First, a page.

In preparation for my involvement with Hope's Model United Nations Team, I picked up David Forsythe's text Human Rights in International Relations. As I've been assigned to the issue of international humanitarian aid, I thought it would be helpful to do some research on human rights in global context. Forsythe's book has been a valuable resource!
Forsythe sets out to present an analysis of the state of human rights on the international stage today as well as to project their development into the present century. While he does recognize the wide gulf between the liberal rhetoric of most contemporary democracies on the subject of human rights and the dismal reality of the the turbulent twentieth century, his long-term vision is generally optimistic. The evidence, he concedes, can certainly be interpreted in conflicting ways; nevertheless, his guarded conclusion is that "the twenty-first century should be better than the twentieth."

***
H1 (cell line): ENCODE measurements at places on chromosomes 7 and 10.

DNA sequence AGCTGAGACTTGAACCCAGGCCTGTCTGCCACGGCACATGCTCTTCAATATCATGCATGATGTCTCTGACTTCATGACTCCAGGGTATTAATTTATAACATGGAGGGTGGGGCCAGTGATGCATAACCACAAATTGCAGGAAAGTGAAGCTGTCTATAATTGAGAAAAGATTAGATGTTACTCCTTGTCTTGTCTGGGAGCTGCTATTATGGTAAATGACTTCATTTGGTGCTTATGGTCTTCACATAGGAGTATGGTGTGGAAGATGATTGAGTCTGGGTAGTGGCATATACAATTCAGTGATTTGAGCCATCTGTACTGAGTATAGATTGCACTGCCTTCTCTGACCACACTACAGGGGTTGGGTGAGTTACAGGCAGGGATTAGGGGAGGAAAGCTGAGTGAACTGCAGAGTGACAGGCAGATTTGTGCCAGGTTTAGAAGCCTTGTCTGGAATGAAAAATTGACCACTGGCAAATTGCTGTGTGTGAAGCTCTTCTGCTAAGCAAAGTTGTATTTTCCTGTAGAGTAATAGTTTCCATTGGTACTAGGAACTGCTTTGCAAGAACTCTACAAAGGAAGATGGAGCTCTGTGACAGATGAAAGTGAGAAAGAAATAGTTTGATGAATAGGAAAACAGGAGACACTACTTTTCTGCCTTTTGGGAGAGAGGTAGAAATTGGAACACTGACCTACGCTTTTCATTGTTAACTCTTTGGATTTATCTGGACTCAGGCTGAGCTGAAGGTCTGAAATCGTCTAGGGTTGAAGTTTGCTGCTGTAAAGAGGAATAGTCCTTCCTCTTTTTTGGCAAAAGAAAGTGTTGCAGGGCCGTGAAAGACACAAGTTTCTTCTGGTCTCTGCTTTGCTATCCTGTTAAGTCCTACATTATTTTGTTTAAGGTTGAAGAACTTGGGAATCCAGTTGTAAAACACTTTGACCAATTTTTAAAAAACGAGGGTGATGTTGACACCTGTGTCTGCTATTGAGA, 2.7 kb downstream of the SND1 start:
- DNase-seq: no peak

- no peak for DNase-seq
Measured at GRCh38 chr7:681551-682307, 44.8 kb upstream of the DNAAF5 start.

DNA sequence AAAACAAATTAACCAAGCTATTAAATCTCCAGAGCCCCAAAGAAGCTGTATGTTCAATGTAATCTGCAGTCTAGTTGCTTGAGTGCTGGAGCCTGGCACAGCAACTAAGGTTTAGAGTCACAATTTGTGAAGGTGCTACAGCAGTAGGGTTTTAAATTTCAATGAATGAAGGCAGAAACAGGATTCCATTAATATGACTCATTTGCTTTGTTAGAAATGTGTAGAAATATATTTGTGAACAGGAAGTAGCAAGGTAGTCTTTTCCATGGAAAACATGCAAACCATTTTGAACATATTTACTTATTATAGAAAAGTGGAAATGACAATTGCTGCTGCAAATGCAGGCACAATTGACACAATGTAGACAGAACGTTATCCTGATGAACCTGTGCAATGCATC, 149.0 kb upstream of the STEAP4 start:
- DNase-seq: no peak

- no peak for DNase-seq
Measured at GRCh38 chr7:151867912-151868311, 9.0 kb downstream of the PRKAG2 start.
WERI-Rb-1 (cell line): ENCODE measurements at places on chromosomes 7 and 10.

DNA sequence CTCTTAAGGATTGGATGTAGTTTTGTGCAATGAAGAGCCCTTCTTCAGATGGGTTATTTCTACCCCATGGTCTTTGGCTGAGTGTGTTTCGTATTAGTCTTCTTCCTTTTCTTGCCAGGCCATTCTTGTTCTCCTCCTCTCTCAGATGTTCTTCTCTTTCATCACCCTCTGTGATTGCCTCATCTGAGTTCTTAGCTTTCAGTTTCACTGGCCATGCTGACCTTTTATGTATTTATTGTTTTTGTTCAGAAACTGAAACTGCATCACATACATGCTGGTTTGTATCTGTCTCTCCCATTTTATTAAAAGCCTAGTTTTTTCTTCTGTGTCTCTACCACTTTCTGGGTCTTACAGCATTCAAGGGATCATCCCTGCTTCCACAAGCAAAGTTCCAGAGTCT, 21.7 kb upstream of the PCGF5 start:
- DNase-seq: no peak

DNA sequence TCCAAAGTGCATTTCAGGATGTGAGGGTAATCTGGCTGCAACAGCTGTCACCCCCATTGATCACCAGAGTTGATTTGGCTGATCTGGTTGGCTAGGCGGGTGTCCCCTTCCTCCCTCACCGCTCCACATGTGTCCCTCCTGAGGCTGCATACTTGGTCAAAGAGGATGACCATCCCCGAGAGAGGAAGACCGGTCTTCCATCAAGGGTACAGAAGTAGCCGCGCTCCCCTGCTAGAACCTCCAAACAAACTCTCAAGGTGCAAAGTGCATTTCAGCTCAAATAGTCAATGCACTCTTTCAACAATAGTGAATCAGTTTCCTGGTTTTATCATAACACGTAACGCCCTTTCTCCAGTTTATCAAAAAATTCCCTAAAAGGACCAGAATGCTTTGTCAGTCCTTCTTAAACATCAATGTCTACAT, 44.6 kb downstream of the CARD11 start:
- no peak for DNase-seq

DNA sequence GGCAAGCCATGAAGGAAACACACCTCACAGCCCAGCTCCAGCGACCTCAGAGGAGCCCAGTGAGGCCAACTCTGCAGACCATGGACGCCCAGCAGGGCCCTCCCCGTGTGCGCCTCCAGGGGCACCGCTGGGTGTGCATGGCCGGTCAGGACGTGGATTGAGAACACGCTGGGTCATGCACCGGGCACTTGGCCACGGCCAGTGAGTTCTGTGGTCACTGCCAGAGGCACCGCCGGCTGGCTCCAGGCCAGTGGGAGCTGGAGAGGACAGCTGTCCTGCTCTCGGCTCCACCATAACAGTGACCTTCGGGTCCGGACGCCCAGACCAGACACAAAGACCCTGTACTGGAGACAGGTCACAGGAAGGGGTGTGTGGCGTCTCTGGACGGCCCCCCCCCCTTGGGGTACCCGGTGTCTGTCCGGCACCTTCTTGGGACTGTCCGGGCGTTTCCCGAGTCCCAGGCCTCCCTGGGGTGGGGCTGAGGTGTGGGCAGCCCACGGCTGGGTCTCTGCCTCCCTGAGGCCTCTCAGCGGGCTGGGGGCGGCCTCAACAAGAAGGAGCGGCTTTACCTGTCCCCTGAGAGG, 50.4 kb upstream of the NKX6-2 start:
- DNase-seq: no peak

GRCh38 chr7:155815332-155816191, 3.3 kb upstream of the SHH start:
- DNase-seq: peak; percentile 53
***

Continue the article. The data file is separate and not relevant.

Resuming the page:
The text is laid out in terms of four sub-themes: the likeliness of human rights to maintain their prominent place in world affairs indefinitely; the importance of considering human rights in the form of soft-law when evaluating their influence on the world stage, and not their presence in codified pronouncements only; the significant role of non-governmental organizations in propagating human rights; and the fundamental change that the notion of state sovereignty is undergoing.
Next on my reading list, of course, will probably be a textbook of some sort, as classes are beginning soon. However, I am fairly excited about the classes that I have lined up this semester!
Neil Baker is a Liberal Arts major here at HIU, with a concentration in Philosophy and Theology. He is pictured above with Hope's MUN Team, which will be attending an MUN conference at Harvard University this February. From left to right, the team members pictured are: Dr. Steve Edgington (supervisor), Sineesenatu "Sine" Schirmer, Amy Thorne, Hillary Lamont, Neil Baker, Prof. Roberto Sirvent (supervisor), Daniel Sugimoto, Ryan McKinney (supervisor), Sarah Brown, and Kasey Philyaw.
Human Rights in International Relations by David P. Forsythe, Second Edition, Cambridge University Press, 2006.
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